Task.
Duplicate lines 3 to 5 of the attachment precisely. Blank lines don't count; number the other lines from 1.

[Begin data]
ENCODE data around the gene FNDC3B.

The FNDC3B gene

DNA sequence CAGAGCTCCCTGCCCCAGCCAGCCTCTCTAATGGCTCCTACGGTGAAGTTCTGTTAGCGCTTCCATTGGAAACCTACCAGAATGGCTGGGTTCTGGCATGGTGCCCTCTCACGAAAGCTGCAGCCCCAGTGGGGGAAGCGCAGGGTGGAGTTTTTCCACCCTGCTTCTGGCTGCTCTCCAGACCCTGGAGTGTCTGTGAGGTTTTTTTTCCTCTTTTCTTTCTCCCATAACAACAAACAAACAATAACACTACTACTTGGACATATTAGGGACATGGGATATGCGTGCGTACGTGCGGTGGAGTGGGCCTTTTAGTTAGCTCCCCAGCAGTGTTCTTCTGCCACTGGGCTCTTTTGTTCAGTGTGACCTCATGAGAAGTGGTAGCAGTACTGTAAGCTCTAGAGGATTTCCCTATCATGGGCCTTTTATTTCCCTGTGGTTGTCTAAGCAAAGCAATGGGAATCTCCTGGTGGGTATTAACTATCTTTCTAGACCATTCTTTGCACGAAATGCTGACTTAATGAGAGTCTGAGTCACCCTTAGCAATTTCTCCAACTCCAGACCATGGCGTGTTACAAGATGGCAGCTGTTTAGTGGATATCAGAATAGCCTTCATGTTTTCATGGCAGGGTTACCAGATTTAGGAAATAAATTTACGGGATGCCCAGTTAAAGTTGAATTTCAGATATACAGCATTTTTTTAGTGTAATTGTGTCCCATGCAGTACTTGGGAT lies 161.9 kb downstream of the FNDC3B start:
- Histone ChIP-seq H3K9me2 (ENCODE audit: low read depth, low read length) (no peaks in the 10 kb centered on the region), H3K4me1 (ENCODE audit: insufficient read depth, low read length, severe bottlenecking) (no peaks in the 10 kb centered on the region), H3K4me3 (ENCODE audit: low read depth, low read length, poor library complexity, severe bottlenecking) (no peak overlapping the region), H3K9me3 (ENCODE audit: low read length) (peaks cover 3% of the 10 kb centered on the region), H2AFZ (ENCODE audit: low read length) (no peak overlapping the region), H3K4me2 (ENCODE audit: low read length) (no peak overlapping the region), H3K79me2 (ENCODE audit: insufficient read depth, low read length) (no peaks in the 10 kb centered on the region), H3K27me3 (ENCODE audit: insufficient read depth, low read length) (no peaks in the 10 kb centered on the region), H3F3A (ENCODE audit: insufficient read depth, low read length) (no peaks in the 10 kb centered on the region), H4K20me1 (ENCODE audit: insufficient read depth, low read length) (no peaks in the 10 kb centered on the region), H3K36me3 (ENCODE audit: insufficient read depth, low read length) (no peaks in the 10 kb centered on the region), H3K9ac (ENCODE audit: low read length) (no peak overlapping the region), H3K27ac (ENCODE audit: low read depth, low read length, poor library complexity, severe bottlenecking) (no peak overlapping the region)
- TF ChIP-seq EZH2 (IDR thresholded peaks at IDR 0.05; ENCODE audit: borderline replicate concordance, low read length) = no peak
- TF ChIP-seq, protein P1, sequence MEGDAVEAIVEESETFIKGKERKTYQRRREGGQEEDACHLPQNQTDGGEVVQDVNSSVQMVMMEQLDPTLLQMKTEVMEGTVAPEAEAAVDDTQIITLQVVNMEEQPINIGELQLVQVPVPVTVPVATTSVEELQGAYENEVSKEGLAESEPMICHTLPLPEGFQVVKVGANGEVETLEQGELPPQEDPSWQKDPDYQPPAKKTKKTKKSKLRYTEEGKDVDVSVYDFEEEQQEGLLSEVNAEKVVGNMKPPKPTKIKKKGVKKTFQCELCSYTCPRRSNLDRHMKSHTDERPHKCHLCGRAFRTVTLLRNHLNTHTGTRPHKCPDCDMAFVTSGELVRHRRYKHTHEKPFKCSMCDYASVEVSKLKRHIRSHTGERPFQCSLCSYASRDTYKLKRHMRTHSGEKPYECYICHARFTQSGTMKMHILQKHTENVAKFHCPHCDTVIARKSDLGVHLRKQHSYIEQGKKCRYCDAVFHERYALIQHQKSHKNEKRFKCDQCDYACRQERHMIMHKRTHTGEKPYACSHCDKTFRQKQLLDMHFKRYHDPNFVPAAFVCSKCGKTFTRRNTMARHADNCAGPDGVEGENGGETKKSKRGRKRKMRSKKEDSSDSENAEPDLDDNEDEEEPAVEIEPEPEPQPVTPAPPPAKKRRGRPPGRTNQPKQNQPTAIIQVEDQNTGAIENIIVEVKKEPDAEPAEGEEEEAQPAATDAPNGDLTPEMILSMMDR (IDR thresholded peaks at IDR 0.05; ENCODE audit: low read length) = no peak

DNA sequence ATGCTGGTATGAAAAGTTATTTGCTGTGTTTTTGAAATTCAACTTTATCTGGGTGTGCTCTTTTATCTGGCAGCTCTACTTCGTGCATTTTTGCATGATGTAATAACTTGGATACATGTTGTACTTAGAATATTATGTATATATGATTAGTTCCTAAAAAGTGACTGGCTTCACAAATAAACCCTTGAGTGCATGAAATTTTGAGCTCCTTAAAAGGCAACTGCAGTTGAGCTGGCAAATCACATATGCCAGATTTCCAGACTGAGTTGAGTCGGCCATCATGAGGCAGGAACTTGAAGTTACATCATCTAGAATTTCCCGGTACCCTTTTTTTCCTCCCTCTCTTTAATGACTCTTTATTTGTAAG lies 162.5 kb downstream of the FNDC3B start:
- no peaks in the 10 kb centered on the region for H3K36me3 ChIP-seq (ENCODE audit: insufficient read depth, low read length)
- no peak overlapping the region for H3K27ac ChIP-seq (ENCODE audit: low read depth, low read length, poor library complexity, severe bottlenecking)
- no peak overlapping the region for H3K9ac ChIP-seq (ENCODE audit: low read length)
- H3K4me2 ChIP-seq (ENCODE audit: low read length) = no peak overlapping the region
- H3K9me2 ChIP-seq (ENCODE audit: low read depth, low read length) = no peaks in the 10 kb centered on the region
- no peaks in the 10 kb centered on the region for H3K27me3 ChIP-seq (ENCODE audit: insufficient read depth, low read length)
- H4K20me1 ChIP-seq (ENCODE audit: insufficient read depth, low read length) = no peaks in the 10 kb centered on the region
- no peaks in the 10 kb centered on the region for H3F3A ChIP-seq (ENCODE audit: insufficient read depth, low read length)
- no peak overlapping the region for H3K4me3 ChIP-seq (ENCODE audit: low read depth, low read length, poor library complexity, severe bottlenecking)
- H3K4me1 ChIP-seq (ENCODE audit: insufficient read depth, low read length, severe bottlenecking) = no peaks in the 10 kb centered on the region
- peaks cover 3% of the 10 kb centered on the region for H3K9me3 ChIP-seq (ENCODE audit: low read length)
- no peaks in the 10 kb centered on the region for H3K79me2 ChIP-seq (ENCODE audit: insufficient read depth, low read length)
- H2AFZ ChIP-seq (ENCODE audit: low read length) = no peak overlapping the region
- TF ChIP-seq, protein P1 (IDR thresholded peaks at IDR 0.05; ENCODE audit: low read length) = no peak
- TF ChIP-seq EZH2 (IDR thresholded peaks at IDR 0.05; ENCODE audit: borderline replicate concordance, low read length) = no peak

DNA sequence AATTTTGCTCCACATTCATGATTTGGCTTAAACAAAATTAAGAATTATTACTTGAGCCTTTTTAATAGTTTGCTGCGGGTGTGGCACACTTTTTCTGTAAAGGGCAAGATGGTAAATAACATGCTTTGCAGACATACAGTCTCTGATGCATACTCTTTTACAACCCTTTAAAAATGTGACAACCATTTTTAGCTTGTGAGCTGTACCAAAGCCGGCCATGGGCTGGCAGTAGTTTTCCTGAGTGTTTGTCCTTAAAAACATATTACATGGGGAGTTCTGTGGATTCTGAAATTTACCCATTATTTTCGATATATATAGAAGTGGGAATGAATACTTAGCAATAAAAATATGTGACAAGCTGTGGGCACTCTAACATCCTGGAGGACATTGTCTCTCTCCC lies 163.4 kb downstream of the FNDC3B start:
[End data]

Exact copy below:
DNA sequence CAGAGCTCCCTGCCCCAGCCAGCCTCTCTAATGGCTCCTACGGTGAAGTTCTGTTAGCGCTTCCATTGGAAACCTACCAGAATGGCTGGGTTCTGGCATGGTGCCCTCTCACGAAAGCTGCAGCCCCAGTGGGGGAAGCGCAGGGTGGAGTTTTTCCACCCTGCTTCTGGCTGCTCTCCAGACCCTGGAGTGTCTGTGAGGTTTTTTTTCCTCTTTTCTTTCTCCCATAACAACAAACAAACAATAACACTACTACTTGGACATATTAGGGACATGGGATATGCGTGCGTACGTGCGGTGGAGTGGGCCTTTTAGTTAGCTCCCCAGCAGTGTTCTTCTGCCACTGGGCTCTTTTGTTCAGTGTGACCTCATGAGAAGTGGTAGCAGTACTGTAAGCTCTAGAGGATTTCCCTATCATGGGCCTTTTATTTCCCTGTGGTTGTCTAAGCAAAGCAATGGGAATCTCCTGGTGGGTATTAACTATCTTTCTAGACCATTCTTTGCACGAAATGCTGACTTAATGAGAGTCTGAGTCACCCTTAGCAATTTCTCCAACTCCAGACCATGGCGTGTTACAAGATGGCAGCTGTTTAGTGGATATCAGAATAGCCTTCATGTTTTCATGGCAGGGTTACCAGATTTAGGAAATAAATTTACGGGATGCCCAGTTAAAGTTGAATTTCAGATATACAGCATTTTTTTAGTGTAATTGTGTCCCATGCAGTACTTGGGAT lies 161.9 kb downstream of the FNDC3B start:
- Histone ChIP-seq H3K9me2 (ENCODE audit: low read depth, low read length) (no peaks in the 10 kb centered on the region), H3K4me1 (ENCODE audit: insufficient read depth, low read length, severe bottlenecking) (no peaks in the 10 kb centered on the region), H3K4me3 (ENCODE audit: low read depth, low read length, poor library complexity, severe bottlenecking) (no peak overlapping the region), H3K9me3 (ENCODE audit: low read length) (peaks cover 3% of the 10 kb centered on the region), H2AFZ (ENCODE audit: low read length) (no peak overlapping the region), H3K4me2 (ENCODE audit: low read length) (no peak overlapping the region), H3K79me2 (ENCODE audit: insufficient read depth, low read length) (no peaks in the 10 kb centered on the region), H3K27me3 (ENCODE audit: insufficient read depth, low read length) (no peaks in the 10 kb centered on the region), H3F3A (ENCODE audit: insufficient read depth, low read length) (no peaks in the 10 kb centered on the region), H4K20me1 (ENCODE audit: insufficient read depth, low read length) (no peaks in the 10 kb centered on the region), H3K36me3 (ENCODE audit: insufficient read depth, low read length) (no peaks in the 10 kb centered on the region), H3K9ac (ENCODE audit: low read length) (no peak overlapping the region), H3K27ac (ENCODE audit: low read depth, low read length, poor library complexity, severe bottlenecking) (no peak overlapping the region)
- TF ChIP-seq EZH2 (IDR thresholded peaks at IDR 0.05; ENCODE audit: borderline replicate concordance, low read length) = no peak